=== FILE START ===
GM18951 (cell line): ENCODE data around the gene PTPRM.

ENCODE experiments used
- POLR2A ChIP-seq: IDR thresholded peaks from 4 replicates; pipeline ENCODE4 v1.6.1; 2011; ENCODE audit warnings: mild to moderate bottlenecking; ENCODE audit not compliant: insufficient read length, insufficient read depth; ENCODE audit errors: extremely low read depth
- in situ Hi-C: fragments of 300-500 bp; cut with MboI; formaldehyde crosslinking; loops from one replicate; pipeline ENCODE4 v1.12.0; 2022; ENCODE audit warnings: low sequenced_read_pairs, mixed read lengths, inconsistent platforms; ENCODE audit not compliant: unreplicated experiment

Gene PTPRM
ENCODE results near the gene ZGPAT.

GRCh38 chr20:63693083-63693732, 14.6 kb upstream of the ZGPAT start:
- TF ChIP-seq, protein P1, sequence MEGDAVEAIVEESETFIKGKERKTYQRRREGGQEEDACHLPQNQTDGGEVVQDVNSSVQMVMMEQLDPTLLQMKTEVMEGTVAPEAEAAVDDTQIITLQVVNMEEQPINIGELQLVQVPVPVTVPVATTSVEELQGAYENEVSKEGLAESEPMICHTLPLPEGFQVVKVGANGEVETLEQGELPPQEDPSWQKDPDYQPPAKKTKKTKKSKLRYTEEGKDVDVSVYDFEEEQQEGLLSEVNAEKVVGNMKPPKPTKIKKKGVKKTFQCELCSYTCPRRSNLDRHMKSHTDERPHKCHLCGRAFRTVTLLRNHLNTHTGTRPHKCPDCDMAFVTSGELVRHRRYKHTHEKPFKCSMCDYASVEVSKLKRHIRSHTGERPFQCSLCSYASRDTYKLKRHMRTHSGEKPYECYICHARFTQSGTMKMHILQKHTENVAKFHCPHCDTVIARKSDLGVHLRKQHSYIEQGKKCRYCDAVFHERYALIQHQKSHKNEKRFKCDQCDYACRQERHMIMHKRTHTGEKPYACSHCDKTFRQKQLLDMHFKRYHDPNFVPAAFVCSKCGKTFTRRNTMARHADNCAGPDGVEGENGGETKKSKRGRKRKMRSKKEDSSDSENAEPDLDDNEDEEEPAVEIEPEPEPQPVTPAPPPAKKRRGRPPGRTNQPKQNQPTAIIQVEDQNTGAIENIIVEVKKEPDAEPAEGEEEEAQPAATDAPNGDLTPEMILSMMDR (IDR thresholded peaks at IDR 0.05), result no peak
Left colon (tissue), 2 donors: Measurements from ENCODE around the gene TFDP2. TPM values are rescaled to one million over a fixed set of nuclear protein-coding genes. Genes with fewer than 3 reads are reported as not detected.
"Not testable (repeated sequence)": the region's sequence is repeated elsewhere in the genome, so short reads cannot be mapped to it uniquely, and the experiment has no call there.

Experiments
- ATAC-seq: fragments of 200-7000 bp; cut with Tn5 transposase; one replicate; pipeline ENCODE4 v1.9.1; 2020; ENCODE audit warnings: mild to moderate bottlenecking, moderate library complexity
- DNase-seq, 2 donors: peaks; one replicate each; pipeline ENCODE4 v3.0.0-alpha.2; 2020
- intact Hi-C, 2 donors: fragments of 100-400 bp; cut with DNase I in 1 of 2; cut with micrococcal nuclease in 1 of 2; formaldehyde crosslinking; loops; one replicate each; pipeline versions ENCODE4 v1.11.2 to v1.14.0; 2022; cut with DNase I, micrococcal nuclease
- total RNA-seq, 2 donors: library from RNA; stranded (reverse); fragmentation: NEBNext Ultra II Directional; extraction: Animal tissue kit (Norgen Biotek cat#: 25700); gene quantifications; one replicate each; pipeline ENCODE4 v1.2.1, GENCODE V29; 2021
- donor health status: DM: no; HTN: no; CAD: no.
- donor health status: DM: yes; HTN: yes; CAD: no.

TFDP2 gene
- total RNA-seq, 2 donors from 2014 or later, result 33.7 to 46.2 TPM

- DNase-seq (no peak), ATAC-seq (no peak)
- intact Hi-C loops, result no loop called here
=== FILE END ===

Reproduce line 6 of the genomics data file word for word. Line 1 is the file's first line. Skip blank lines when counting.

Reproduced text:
ENCODE results near the gene ZGPAT.